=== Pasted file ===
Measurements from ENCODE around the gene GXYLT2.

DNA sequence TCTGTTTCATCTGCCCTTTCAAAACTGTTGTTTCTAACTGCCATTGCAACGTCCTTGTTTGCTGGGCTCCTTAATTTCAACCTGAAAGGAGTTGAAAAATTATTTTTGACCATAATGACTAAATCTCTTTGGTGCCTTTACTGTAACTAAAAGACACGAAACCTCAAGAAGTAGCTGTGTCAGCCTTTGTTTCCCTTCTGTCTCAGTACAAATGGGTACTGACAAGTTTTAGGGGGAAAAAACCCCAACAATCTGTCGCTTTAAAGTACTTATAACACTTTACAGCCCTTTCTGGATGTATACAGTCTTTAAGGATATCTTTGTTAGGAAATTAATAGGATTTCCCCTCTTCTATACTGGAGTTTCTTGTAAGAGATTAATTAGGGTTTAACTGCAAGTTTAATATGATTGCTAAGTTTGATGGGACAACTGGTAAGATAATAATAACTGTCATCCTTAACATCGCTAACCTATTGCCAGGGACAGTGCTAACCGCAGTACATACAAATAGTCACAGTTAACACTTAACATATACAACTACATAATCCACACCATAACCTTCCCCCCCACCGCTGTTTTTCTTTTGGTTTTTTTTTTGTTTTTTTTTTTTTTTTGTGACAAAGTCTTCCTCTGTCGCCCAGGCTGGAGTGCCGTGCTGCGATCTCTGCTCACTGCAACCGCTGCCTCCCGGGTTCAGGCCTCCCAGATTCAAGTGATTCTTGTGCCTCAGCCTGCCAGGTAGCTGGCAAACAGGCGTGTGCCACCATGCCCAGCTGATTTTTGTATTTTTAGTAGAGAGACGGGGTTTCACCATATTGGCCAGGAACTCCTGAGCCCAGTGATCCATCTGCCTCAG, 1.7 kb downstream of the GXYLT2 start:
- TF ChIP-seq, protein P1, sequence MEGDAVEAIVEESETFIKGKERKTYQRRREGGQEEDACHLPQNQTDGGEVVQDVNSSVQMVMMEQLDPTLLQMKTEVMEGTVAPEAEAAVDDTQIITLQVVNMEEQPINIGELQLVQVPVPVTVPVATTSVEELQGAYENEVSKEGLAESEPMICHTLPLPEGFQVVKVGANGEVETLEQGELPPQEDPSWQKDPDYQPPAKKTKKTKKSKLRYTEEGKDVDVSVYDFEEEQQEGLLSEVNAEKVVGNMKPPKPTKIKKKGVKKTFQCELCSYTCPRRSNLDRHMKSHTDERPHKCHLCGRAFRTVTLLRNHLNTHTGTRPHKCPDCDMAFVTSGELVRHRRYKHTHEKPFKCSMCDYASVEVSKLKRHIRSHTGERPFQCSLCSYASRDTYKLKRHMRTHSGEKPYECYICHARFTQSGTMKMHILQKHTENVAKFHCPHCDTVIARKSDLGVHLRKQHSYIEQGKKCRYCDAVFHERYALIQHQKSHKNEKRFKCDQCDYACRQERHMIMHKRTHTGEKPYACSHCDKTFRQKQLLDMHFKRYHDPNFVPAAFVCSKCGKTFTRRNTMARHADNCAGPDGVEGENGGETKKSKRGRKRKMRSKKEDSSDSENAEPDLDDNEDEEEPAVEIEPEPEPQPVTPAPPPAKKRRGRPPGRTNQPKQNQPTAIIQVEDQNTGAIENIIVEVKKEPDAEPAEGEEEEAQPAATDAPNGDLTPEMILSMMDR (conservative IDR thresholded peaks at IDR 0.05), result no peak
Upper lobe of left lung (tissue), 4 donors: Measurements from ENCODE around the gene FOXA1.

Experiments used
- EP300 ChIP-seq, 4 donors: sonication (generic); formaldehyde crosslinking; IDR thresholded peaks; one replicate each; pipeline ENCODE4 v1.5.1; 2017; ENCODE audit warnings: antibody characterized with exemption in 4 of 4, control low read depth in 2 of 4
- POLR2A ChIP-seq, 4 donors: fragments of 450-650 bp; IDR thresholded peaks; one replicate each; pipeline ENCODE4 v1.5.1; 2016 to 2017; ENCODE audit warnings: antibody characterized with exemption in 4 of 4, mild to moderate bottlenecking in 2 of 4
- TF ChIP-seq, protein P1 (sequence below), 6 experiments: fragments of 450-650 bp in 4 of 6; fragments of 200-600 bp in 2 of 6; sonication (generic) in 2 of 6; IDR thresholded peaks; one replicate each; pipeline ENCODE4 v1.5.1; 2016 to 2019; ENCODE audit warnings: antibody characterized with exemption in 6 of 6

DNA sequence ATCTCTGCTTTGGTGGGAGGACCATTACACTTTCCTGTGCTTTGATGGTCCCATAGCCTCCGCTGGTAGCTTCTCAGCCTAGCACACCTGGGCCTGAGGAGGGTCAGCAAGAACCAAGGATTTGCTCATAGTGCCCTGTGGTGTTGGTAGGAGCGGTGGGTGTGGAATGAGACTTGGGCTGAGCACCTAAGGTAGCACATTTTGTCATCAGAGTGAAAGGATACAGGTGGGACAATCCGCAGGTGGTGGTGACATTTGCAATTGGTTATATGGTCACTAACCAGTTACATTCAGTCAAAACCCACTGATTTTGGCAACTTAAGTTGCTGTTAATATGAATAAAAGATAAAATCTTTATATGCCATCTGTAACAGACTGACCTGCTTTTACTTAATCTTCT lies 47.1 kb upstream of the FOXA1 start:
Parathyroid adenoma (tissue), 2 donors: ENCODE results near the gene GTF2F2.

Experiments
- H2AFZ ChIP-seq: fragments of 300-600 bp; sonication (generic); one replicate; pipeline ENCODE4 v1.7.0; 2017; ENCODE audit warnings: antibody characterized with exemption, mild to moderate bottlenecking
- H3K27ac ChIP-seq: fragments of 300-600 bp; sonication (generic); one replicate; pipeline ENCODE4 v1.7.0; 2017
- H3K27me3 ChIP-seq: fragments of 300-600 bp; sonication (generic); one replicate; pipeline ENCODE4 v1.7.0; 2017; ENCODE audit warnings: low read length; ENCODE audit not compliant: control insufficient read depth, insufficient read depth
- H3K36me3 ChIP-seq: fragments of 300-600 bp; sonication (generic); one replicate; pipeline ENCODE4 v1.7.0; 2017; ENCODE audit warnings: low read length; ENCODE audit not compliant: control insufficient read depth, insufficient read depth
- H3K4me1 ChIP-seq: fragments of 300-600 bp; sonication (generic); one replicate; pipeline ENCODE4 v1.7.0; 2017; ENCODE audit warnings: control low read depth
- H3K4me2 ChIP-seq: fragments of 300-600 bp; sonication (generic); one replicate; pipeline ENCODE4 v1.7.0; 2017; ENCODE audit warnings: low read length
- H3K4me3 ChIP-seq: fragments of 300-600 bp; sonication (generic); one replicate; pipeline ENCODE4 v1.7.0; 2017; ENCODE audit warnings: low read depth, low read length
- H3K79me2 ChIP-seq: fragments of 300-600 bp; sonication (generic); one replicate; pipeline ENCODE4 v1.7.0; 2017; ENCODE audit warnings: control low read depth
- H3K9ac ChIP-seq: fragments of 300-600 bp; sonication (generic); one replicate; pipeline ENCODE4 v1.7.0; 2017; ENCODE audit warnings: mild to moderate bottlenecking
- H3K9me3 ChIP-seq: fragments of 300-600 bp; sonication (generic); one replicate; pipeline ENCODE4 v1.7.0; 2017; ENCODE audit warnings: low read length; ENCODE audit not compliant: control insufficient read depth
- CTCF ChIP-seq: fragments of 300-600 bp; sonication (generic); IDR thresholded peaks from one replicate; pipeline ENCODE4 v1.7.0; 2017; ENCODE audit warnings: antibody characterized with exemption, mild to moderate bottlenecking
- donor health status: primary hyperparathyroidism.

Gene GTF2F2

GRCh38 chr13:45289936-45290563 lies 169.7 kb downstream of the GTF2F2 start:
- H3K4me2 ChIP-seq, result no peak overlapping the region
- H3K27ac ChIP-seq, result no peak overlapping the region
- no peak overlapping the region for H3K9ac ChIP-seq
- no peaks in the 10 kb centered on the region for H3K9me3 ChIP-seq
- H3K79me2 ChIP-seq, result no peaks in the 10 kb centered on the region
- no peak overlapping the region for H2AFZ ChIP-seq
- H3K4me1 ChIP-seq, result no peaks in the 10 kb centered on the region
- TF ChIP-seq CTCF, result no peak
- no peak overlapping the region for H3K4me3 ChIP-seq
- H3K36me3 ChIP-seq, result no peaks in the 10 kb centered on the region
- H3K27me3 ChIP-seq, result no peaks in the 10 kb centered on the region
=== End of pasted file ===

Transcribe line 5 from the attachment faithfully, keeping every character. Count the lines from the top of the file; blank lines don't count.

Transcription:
Experiments used